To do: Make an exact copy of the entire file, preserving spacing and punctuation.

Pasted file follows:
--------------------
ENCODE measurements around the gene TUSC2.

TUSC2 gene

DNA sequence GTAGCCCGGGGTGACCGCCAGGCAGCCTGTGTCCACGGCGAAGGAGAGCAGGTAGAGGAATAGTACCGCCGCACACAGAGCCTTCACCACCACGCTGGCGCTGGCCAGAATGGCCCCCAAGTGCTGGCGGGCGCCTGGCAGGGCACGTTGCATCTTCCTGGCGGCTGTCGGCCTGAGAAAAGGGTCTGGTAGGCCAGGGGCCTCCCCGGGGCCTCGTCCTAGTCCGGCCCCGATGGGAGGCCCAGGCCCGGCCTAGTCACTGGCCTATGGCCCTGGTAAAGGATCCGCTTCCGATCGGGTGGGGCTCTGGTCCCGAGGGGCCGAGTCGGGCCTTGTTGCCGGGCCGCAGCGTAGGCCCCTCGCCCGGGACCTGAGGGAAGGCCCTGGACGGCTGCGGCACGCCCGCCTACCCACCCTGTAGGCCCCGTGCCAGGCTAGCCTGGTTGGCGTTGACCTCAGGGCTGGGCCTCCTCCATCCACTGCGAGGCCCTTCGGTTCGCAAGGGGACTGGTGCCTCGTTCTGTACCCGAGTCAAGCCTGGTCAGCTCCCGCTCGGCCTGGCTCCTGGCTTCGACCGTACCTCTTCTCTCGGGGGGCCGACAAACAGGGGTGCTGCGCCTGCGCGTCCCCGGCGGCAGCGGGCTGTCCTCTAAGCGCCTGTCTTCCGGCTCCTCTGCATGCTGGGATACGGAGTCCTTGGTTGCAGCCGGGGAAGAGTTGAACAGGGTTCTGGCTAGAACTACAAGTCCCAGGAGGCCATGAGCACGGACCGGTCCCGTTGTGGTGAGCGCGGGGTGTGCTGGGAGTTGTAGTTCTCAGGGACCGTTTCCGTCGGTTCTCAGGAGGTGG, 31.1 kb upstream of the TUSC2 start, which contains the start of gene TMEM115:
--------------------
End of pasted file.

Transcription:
ENCODE measurements around the gene TUSC2.

TUSC2 gene

DNA sequence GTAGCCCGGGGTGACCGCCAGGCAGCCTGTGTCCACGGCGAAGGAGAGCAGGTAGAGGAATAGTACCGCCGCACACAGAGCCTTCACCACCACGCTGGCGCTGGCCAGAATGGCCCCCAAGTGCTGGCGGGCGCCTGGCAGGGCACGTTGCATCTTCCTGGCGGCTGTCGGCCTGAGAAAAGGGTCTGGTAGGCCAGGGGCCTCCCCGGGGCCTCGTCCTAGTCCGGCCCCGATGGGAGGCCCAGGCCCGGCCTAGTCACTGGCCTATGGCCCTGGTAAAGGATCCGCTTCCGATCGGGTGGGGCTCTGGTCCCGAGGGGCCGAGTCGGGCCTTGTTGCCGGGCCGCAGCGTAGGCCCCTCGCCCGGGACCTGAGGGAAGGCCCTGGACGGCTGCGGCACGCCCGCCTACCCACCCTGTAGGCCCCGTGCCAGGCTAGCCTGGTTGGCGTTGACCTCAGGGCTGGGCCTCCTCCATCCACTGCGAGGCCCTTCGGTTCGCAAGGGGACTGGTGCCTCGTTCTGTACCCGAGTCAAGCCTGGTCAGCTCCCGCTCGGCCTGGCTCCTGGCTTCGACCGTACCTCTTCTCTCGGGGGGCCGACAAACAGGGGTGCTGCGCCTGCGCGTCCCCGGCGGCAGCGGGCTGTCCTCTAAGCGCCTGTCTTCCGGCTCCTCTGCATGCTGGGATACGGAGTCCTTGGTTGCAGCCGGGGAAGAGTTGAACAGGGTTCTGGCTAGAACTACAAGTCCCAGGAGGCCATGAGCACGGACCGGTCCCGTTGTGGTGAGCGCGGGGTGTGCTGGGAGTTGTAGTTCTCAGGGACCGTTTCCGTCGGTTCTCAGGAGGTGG, 31.1 kb upstream of the TUSC2 start, which contains the start of gene TMEM115: